We’re approaching my favorite date—March 4th.
I love that this date is also a verb offering clear instruction: take a step forward. With that, it commands everyone to be assertive and by extension, to feel empowered.
Simply said, it’s a life-affirming day.
This directive is particularly potent at this time as pandemic life has made many of us feel halted in one way or another.
While each person should "march forth” in his/her own way (depending on where in life they may feel inert), all of us face the same obstacle to heeding the call—our own damn mind!
Certainly, our brain allows us to compute the message hidden in the wordplay of March 4th, but it doesn’t invest in it…that’s the mind’s job.
To paraphrase Jerry Seinfeld, the human brain and the mind are totally different animals (Link to podcast featuring Seinfeld). The brain can be likened to a puppy in that it is trainable through repetition and reward. The mind, however, is far less cute and trainable; it’s more like an untamed lion.
You probably know from your own experience that the mind has…well, a mind of its own.
What’s more, its default is to latch onto any hint of the aforementioned halting feeling…and cling to it like a barnacle on a sunken ship.
This tendency of the mind makes marching forth extremely difficult. What’s a person to do then when they are inspired by something like the motivating message, “March Forth?”
According to Mel Robbins (melrobbins.com), author and motivational speaker, we can override how our mind is wired to automatically find reasons/excuses to halt instead of move forward when an idea emerges.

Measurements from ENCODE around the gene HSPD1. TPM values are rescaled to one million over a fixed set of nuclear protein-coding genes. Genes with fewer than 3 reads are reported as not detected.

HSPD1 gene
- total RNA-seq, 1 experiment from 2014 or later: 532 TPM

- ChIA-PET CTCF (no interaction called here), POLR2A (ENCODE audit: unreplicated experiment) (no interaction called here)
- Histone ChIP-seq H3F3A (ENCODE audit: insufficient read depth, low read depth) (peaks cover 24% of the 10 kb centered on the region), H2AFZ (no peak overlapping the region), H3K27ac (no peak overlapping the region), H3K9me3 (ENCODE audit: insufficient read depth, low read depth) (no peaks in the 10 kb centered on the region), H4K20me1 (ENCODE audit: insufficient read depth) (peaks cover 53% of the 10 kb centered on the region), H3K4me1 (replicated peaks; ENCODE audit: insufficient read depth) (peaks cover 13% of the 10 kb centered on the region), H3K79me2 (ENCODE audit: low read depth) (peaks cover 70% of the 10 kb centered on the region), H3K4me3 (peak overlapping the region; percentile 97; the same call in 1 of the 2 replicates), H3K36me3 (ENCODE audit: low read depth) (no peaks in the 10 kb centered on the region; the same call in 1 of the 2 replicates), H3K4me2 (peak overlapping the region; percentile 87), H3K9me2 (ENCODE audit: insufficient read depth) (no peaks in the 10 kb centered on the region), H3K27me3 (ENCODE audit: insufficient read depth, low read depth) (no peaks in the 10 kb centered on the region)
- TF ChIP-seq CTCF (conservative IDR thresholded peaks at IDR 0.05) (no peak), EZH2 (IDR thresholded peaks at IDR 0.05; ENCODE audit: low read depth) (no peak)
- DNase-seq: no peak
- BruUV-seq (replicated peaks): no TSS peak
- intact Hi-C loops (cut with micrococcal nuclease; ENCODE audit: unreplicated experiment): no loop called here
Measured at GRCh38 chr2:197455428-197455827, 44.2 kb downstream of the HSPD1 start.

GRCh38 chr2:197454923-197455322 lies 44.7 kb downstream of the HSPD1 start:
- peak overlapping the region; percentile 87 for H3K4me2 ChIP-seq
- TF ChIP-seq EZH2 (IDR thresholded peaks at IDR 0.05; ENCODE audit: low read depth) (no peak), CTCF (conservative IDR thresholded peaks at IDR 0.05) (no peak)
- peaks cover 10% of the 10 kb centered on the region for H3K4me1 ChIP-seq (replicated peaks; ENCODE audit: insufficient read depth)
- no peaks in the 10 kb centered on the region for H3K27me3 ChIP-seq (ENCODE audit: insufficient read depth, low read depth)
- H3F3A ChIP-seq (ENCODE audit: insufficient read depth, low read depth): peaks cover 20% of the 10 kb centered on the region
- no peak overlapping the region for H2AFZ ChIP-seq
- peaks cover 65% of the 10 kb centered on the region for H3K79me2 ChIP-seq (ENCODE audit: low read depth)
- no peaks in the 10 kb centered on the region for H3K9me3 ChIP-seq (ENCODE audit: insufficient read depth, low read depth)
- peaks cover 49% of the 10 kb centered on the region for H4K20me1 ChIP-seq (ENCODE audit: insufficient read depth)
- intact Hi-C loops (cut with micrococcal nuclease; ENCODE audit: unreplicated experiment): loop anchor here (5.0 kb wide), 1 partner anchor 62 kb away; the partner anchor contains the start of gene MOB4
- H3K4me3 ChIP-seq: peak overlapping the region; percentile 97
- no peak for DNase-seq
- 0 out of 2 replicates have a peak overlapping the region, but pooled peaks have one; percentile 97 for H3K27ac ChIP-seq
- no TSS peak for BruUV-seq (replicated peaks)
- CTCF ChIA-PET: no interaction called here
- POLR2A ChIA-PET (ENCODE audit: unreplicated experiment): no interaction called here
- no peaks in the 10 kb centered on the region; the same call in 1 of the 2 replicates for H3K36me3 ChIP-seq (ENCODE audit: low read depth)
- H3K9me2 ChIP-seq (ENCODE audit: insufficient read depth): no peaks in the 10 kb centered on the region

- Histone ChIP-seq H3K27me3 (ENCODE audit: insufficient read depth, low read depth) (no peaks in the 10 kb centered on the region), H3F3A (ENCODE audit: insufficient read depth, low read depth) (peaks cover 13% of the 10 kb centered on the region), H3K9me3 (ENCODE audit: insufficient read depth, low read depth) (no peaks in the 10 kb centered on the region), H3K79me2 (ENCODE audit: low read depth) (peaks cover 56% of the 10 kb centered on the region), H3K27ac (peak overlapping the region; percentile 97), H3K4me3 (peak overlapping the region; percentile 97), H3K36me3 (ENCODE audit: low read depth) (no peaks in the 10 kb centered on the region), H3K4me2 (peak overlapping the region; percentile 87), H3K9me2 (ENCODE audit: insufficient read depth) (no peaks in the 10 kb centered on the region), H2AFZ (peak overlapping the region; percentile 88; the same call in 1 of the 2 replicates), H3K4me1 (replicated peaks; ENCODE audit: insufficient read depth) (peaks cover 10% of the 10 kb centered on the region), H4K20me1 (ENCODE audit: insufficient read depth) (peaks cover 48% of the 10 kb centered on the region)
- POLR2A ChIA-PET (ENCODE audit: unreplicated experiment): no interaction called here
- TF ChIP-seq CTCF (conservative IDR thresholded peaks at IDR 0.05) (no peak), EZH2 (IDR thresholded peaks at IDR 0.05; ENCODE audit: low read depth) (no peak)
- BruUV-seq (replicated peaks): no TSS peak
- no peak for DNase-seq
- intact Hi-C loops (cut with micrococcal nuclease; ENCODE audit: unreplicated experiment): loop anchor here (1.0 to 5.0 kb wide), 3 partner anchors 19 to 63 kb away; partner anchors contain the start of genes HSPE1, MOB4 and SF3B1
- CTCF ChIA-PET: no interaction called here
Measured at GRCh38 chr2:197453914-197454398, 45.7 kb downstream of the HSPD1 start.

But we have only five seconds to do it.
Here’s how her “5 Second Rule” works to close the gap between thinking about what needs to be done, and actually doing it.
Let’s say that after reading this blog you wanted to listen to the podcast with Jerry Seinfeld noted above.
Your mind will acknowledge that desire by either moving on to another thought, and/or quickly firing off reasons why it can’t happen, such as:
“I don’t have time.”
“I’ve heard all of Jerry’s material before.”
“I already have so much content to get through.”
Yada yada yada.
And before you know it (in five seconds actually), the inspiration has been squelched and your mind has claimed victory over your endeavor to tune into a great piece of media.
However, you have a MUCH greater chance of listening to this interview with Jerry IF you take at least one step towards making it happen WITHIN FIVE SECONDS.
Let’s be clear—this doesn’t mean you must start listening to the podcast immediately. Rather, you would take just a small action that would help ensure that you tune into it when you can.
For instance, you could:
In a world that can make us feel like we have no control, it’s pretty awesome that we can control the untamed lion in our head as long as we distract it from the halting tendency, in under five seconds.
Talk about feeling empowered…by marching forth in five seconds, your ideas will no longer corrode with barnacles and get deep-sixed!
Inspirational card created by Beth Furman